In July 2017, Peruvian Ex-President Ollanta Humala and his wife were jailed on money laundering and conspiracy accusations which are also tied to Oderbrecht.

This is an ironic turn of events given that dozens of Ronderos (local law enforcers) from riverside villages were painted as criminals for their roles in resistance against the Chadin II project; these bogus charges were created by the company Oderbrecht. We hope these communities will now be left in peace, and the true criminals brought to justice.

Unfortunately, this does not mean that the Chadin II project is cancelled. The project still has full a concession granted, and could be sold to another company at which time construction could begin immediately. The International Defense League is developing a legal case against Chadin II, in conjunction with Earthrights International and on behalf of the ‘Frenta de Defensa del Marañón’ a group of activist residents from nearby villages. We hope this will deter potential investors from taking over the project, until it is finally cancelled.

Chillia Hydroelectric Project lodges EIA

The Chillia Project (located ~6km upstream of Puente Copuma, 2100m a.s.l). This project plans to impound the Marañón behind a 106m tall dam wall, then channel the water through a 6km tunnel to before releasing it back into the river.

The Chillia dam wall would be constructed where this photo was taken, arguably one of the most spectacular sections of canyon on the Marañón.

The Chillia dam wall would be constructed where this photo was taken, arguably one of the most spectacular sections of canyon on the Marañón.

Marañón Conservation Areas

Bosques Tropicales Estacionalmente Secos del Marañón

A coalition of organisations lead by Naturaleza y Cultura have been promoting a proposal to create a 13 929 Ha Regional Conservation Area to be located on the Eastern side of the Marañón Valley, north of Balsas and south of Lonya Grande. This area will protect key tracts of land for highly endemic birds, reptiles and flora between the altitudes of 850m-2000m a.s.l.

In order to avoid overlapping land that has been concessioned to dam companies (minimizing resistance in order to gain necessary government approvals), this conservation area does not cover any riverside habitat, only protecting the uppermost reaches of the Marañón Valley.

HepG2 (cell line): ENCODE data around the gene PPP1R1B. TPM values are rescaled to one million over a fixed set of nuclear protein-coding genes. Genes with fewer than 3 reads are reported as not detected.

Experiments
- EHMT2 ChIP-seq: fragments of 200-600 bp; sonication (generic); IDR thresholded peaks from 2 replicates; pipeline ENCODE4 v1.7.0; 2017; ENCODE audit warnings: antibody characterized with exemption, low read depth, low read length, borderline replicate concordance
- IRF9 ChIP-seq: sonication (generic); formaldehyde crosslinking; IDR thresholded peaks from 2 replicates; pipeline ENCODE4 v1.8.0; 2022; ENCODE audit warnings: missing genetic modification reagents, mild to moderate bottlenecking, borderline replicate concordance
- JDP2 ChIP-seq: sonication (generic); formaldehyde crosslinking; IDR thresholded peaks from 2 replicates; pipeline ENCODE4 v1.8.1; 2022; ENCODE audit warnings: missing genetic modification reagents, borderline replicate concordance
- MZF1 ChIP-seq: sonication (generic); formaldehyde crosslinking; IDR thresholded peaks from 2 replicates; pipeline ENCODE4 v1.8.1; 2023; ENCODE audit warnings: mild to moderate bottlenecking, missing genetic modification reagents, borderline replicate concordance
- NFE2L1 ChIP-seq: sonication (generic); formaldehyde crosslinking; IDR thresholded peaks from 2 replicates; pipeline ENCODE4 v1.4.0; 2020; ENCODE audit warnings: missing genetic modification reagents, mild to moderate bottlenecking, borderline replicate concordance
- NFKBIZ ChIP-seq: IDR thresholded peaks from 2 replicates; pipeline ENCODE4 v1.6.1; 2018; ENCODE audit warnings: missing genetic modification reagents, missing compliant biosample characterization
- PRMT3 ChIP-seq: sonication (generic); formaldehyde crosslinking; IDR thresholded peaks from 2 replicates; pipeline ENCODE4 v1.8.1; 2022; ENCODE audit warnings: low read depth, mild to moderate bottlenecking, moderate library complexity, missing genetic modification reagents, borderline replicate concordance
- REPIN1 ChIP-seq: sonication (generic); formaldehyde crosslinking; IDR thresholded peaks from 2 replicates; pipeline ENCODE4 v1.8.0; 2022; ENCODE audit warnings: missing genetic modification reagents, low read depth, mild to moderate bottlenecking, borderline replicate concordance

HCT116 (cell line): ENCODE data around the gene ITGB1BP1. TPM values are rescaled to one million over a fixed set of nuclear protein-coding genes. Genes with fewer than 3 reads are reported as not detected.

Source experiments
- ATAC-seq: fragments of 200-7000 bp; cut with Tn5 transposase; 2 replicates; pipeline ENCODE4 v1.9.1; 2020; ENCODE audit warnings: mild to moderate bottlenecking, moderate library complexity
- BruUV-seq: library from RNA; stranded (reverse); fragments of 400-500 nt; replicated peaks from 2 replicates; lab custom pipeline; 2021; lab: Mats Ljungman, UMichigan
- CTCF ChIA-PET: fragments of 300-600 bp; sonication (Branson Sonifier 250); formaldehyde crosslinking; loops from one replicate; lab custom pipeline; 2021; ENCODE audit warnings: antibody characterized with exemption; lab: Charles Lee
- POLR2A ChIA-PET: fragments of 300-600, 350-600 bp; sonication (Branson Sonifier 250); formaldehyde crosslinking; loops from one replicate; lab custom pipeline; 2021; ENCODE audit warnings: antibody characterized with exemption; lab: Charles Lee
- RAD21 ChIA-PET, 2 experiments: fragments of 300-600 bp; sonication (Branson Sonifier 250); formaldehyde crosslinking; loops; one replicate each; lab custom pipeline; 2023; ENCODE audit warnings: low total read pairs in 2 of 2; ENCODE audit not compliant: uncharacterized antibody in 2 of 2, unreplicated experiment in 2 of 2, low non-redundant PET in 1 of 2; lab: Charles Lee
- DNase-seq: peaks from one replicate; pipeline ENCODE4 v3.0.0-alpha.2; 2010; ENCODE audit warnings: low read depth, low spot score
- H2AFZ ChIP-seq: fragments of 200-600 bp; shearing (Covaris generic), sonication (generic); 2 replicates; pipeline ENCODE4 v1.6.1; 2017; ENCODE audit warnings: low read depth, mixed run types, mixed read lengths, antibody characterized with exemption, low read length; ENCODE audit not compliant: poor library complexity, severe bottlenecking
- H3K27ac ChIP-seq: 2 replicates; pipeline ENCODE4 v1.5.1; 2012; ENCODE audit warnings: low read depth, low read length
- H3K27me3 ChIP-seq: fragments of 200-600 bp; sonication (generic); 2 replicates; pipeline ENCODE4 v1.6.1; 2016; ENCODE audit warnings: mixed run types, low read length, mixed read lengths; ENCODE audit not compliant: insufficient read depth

We are hopeful that this proposal will gain full approval in early 2018.

Marañón Waterkeeper is proud to have financially sponsored outreach to local and regional governments for this project, provided photo material for promotional purposes and assisted to highlight eco-tourism available in the area.

Marañón Libre Conservation Area

Through July and August 2017, Marañón Waterkeeper was investigating the possibility to create a Private Conservation area in district of Lonya Grande. Discussions with local landholders, local government officials and other stakeholders helped us to determine land availability and what kind of support exists in the local area.

This project differs greatly from the ‘Regional Conservation Area’ outlined above, because it aims to protect riverside habitat and create direct resistance to the Veracruz dams project.

To date we have outlined highest priority areas for protection and have identified current owners of the land. We are currently in discussion with land holders to create a land purchase agreement which will allow us to move into the land purchase stage of the project.

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Exploring Canyons of the Marañón

Through July and August, 2017 the self-proclaimed ‘Avocado Collective’ set out to explore and document unknown, unexplored side canyons of the Marañón. Over 28 days the group completed five first descents on Quebrada Muro Poso, Rio Trapiche, Playa El Cura, Tupén Grande (Quebrada Bolso) and Las Lejias (Quebrada Aguas Blancas).

These included epic hikes to the top of canyons, then equally dizzying descents with rappels up to 100m long.

This expedition has demonstrated the high quality canyoning that exists in the Marañón, and leaves an open invitation for future groups to explore dozens more canyons that remain unseen and untouched.

If this was enough, the group of students from all corners of the world also raised $8000 in support of Marañón Waterkeeper’s proposal to create a conservation area.

Thanks Avocado Collective and everyone who has donated to our campaign this past year!